the German exca- Making cultural v10.indd 141 2013-08-26 15:54 #12;making cultural history 142 vation of European art and literature is to expropriate this heritage from the elite, and, in the long run of the books we read were germane to our experiences, if they depicted people who were close to us
This book opens with an exploration of the first economic revolution, which set the stage for the dramatic unfolding of the role economics has played in world history. The lessons focus on two topics: (1) why some economies grew and prospered while others remained stagnant or declined; and (2) what causes people to make choices that help or hinder…
Caldwell, Jean; Clark, James; Herscher, Walter
The issue-focused, peer-reviewed article examines the history and implications of a national medical database of Iceland's citizens. Opposition claims that this may lead to: violations of medical and personal privacy, medical stereotyping of individuals, families, or the entire population, discrimination based on medical or genetic data, and a monopoly on medical research and drugs by big business.
Oksana Hlodan (American Institute of Biological Sciences; )
Addresses the issue of teaching students in the U.S. history survey course to read historical works by shifting the focus from the lecture method to collaborative learning techniques. Describes various techniques that can be used in the classroom such as expert groups, Particulars into Generalizations (PIG), and making lists and evaluative…
Marcus, Robert D.
#12;I I #12;HISTORY OF THE WATERWAYS OF THE ATLANTIC COAST OF THE UNITED STATES II Aubrey Parkman and capabilities of the United States water transporta- tion network. The Historical Division of the Office discovered America, European navigators began sailing into the Atlantic coastal waters of the future United
US Army Corps of Engineers
aspects of these writer’s histories. This is true for all historians of any time, but especially for those of antiquity. What Rood writes about the dangers of trying to separate Thucydides “the writer” from Thucydides the “historian” can aptly...
Shaler, Ross M.
This paper is a study of various electric signals, which have been employed throughout the history of communication engineering in its two main landmarks: the telegraph and the telephone. The signals are presented in their time and frequency domain representations. The historical order has been followed in the presentation: wired systems, spark…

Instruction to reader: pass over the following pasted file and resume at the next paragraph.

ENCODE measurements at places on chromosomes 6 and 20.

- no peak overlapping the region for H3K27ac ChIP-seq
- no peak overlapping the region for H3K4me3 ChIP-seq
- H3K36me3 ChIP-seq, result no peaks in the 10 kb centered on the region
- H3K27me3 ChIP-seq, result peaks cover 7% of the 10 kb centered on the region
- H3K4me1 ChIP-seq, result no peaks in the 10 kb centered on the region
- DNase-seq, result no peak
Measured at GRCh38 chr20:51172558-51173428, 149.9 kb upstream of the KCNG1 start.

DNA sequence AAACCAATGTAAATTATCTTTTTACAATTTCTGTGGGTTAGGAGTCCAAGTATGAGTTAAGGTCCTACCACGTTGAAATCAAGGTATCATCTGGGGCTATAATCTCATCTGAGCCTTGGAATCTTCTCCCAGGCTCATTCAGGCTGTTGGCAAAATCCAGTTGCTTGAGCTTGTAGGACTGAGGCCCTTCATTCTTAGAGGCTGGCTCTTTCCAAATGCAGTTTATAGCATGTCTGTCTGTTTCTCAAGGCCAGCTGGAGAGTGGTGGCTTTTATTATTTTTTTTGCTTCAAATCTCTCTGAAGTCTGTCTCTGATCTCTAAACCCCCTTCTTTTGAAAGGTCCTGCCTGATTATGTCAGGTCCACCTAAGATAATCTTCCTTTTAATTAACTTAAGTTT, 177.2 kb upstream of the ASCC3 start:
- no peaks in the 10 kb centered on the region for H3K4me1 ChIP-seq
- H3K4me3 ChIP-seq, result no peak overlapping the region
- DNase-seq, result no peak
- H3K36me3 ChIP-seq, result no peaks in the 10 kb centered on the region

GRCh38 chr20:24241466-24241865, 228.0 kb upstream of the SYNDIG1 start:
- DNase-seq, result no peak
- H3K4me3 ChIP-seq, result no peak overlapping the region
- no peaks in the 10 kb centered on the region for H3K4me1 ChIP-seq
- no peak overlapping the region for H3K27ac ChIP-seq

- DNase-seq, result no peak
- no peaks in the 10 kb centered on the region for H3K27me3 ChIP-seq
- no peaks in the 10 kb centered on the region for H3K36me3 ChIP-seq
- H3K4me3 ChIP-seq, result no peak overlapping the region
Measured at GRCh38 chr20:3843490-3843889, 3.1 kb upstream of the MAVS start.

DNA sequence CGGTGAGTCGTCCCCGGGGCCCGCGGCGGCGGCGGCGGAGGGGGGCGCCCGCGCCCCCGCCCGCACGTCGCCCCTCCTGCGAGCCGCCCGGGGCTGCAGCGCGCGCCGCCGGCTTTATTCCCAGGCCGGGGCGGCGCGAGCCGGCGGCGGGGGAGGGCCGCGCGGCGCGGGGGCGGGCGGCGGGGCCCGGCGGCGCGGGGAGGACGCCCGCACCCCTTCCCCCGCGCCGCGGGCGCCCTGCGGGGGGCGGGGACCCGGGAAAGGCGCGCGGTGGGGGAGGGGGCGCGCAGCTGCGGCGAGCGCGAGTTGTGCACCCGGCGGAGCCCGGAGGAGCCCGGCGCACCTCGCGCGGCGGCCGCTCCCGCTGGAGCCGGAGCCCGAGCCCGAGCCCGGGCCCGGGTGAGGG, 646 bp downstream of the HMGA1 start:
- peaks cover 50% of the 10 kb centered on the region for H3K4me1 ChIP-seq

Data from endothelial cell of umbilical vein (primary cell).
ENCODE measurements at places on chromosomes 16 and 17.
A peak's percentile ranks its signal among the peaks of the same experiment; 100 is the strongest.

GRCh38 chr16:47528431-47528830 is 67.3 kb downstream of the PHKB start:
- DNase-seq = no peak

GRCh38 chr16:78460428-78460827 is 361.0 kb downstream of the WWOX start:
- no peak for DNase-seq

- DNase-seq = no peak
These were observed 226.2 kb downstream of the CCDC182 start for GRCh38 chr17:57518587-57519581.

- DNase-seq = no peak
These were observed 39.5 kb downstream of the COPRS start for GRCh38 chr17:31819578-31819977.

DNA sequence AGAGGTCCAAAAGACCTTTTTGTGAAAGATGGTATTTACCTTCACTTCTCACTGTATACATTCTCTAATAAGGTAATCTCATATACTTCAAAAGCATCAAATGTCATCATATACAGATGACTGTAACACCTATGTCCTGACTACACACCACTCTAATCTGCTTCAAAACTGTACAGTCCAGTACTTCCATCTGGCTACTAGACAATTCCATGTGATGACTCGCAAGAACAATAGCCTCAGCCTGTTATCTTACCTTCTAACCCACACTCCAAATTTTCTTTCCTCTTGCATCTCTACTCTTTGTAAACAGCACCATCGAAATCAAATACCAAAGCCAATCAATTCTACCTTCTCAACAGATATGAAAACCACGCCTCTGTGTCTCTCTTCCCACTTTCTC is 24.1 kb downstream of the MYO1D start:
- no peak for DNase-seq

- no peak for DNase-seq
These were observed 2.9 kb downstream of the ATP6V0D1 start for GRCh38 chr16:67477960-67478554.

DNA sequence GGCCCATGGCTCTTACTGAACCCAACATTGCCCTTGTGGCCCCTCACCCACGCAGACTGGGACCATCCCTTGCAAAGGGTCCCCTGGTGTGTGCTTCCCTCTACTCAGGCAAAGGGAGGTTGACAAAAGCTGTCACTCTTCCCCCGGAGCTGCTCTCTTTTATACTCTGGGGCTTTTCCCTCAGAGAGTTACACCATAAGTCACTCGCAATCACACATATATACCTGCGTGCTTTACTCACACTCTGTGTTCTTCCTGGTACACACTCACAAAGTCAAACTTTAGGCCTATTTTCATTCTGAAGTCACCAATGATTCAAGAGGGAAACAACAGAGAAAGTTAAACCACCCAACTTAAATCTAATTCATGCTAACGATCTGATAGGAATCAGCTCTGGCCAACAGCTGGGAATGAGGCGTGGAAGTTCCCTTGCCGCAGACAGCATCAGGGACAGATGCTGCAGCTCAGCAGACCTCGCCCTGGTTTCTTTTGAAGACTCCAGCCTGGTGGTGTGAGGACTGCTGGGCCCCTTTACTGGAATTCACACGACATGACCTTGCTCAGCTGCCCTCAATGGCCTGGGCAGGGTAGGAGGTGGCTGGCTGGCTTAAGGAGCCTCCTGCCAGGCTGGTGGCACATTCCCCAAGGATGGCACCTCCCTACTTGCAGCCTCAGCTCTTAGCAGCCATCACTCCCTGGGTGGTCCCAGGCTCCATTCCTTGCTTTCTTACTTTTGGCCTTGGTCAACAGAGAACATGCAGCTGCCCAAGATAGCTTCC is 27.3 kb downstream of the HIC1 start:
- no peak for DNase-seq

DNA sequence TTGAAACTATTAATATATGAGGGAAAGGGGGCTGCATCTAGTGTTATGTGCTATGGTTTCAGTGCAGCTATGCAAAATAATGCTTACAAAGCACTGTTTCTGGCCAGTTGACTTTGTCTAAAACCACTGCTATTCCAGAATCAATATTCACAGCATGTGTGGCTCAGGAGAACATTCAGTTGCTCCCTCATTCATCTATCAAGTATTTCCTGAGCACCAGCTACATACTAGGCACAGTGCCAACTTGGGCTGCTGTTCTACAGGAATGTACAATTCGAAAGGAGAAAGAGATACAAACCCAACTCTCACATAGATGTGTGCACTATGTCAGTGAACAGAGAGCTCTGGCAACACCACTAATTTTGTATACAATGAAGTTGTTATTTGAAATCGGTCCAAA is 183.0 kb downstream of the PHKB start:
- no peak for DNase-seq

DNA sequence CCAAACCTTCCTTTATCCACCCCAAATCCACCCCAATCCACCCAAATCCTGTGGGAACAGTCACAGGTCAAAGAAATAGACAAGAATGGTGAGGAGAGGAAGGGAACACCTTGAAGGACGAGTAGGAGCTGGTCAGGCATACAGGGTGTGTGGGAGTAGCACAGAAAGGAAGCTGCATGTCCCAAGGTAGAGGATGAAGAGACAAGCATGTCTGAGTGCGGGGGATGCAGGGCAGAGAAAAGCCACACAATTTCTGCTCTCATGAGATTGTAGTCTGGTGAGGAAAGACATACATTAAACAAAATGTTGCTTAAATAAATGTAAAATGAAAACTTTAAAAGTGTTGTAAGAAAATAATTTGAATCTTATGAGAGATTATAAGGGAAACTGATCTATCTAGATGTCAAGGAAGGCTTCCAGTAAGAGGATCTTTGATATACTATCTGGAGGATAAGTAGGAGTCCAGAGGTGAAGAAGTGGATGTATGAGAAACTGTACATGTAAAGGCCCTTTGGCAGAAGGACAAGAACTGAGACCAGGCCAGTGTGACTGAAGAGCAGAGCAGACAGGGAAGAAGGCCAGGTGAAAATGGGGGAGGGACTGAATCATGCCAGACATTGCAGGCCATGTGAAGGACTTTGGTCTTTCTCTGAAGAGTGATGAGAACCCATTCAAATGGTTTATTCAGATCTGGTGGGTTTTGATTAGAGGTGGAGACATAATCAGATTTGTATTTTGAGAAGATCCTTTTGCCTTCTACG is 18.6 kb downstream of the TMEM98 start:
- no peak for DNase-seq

Consonni, Denise; Silva, Magno T. M.
This directory lists by county 135 collections of local history to be found in libraries, museums, historical societies, schools, colleges, and private collections in Colorado. The directory includes only collections available in Colorado which contain bibliographic holdings such as books, newspaper files or clippings, letters, manuscripts,…
Joy, Carol M., Comp.; Mood, Terry Ann, Comp.
Examines the history and tendency of Islamic education, discussing how, after 1,000 years of intellectual leadership, the Islamic world has not retained its dominance, and examining the educational institutions that both spawned and doomed the Eastern intellectual revolution. The article addresses: the role of knowledge in Islam; emphasis on…
Discusses activities that allow students to explore epochs in time by studying real artifacts, museum replicas, student-created reproductions and dramatizations, and video and computer software. Presents two model lessons of how artifacts can be used to enliven a history lesson. (DB)
This annual compilation presents four papers on different aspects of the history of higher education in Europe and the United States. The first paper is "The Rights of Man and the Rites of Youth: Fraternity and Riot at Eighteenth Century Harvard" by Leon Jackson. This paper argues that the lines of division in the student body at…
Geiger, Robert L., Ed.
Like any science, art history is based on certain assumptions proper to the discipline: that every work of art is an absolute and unique statement, that anything man?made is a work of art, that everything in it is intended by its creator to be there, and that it includes within itself everything necessary for its own decipherment. Art is a
a plan for the organization and maintenance of current records and historically important documents. It offers practical advice on providing security for records and setting up an in-house archives, as well, then Professor of Women's Studies and History. It was funded in 1995 by the Neighborhoods Initiative, Great
Illinois at Chicago, University of
The history of oil shale in the United States since the early 1900's is detailed. Research on western oil shale probably began with the work of Robert Catlin in 1915. During the next 15 years there was considerable interest in the oil shales, and oil shale claims were located, and a few recovery plants were erected in Colorado, Nevada, Utah,
Using archaeological data, written chronicles of Spanish explorers and missionaries, and oral narratives and legends, the book traces the history of the Navajo people to their original homeland, Dinetah, located primarily off the present reservation in an area south and east of Farmington, New Mexico. The book discusses various theories on Navajo…
Roessel, Robert A., Jr.
The Library of Congress presents the history of its Machine Readable Cataloging (MARC) system. Descriptions of MARC pilot projects and distribution services are followed by a discussion of several conversion projects undertaken by libraries in order to implement MARC. Then MARC's influence on standardization of formats for information interchange,…
Avram, Henriette D.
Discusses advantages and limitations of database software in meeting the educational objectives of history instruction; reviews five currently available computer programs (FACTFILE, QUEST, QUARRY BANK 1851, Census Analysis, and Beta Base); highlights major considerations that arise in designing such programs; and describes their classroom use.…
Knight, P.; Timmins, G.